For some people, the repetition in their daily food preparation is in the meals they make for other people. Ambreia Meadows-Fernandez, a 26-year-old writer in Cheyenne, Wyoming, cooks the same meal—“a meat and rice,” sometimes with some vegetables—for her 3-year-old son most nights of the week. “It made it simple in a way that there was less stress about what to give him,” she says. He usually gets a peanut-butter-and-jelly sandwich for lunch, and doesn’t seem to mind the lack of variety.
Of course, most people around the world who eat the same thing every day aren’t doing so voluntarily. “I would say most people most of the time have little choice in their staple,” says Paul Freedman, a historian at Yale and the author of Ten Restaurants That Changed America. “If they live in a rice culture, they will have rice for every meal; ditto potatoes.” The cooking fat used—say, butter or ghee—generally remains the same as well.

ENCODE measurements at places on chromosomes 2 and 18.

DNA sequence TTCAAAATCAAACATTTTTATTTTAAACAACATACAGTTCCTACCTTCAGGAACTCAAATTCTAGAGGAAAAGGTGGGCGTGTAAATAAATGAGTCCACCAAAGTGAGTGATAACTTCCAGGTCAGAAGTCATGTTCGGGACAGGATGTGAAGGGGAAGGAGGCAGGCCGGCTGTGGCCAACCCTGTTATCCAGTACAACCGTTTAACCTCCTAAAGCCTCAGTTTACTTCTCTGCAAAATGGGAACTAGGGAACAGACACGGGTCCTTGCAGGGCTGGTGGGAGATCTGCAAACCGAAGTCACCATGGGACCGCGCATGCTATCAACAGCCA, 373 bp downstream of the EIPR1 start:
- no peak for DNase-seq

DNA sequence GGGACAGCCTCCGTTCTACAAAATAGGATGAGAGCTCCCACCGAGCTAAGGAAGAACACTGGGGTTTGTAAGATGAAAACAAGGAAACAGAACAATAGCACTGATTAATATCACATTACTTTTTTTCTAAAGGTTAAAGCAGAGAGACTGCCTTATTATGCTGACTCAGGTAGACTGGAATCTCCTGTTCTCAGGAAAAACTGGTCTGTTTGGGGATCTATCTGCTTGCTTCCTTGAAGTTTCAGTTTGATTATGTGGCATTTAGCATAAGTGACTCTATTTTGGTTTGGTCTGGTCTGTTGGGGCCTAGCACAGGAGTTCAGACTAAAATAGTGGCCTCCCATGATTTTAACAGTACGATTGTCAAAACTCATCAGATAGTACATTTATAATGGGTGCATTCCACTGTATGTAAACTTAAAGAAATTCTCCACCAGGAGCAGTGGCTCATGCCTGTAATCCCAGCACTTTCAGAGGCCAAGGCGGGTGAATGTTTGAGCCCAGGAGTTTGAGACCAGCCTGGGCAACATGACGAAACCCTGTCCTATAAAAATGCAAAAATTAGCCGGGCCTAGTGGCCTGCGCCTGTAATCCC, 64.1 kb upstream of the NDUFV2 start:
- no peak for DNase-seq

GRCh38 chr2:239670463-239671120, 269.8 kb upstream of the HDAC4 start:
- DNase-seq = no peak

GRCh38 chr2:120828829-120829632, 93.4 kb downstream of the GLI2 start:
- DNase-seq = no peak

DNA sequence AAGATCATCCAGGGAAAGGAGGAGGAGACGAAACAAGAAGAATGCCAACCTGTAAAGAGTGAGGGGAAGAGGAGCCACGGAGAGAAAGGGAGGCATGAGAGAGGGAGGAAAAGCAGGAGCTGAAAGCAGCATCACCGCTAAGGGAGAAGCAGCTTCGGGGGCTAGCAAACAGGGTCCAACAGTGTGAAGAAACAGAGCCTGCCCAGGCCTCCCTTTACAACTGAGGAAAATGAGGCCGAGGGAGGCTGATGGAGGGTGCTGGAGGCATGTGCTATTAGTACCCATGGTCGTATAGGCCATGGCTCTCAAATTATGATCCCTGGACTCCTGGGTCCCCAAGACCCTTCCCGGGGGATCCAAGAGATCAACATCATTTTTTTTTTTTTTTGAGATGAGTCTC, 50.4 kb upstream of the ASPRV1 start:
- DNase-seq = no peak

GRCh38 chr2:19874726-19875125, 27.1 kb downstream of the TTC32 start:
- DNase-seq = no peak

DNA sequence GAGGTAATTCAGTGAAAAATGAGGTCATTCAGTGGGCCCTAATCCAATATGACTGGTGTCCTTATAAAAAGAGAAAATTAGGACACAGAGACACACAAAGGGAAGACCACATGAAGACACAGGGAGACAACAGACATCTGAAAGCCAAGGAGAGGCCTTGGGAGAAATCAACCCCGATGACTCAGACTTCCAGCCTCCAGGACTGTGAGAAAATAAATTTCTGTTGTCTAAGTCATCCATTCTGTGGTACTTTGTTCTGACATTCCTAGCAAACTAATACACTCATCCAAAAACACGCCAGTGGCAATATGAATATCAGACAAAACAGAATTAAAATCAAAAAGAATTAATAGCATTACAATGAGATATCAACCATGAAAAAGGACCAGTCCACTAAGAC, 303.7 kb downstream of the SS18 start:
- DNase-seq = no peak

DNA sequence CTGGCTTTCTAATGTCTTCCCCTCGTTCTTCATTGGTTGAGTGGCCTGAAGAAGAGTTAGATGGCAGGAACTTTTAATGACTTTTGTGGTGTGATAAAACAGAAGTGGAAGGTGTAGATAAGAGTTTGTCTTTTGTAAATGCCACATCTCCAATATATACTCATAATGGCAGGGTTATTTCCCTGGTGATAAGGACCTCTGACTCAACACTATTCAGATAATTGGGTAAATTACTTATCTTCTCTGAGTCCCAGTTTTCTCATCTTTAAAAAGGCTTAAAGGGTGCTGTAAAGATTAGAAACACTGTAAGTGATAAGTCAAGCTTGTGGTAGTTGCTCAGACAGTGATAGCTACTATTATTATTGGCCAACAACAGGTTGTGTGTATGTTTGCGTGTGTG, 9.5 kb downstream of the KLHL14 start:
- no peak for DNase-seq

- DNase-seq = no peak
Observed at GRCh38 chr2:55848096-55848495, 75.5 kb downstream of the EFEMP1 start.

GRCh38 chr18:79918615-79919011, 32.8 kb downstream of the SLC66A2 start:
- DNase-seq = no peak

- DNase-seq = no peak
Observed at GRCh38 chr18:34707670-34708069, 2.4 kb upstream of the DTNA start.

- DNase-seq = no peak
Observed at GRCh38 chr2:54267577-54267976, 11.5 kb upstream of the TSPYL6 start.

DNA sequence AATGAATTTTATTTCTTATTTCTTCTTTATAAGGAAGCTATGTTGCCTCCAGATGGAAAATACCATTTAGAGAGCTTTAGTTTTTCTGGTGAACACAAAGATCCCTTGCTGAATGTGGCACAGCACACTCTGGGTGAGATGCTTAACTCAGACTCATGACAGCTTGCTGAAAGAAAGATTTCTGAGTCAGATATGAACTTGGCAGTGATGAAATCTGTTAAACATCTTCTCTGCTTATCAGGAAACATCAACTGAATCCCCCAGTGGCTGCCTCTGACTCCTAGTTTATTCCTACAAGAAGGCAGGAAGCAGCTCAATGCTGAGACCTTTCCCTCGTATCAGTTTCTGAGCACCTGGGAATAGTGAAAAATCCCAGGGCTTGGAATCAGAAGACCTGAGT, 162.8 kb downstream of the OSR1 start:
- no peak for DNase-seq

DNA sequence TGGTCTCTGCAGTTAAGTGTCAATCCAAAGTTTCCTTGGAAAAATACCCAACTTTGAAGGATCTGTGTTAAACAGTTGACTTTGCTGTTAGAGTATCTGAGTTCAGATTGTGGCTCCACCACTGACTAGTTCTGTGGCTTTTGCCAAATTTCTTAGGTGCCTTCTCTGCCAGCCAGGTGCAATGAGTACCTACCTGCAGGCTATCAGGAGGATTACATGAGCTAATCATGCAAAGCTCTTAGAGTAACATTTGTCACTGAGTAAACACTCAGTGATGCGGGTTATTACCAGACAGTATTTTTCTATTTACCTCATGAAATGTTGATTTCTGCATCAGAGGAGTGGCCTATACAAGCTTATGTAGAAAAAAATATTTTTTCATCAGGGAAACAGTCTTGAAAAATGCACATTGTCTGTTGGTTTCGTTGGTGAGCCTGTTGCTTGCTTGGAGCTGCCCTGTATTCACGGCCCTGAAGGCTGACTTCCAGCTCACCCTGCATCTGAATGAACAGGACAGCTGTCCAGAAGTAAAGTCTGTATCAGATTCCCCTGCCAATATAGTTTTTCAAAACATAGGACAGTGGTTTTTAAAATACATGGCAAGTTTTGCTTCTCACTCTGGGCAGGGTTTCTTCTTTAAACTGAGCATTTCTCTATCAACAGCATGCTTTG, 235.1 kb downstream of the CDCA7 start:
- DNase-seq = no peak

The variety, Freedman says, usually comes from “relishes,” the food-anthropology term for flavor-adding ingredients such as spices, vegetables, and modest amounts of meat (like bacon). “This staple + fat + relish combination is what dominated eating in traditional peasant cultures,” he wrote in an email.
When I asked Krishnendu Ray, a food-studies scholar at NYU, about dietary variety, he said: “Newness or difference from the norm is a very urban, almost postmodern, quest. It is recent. It is class-based.” So, when accounting for the totality of human experience, it is the variety-seekers—not the same-lunchers—who are the unusual ones.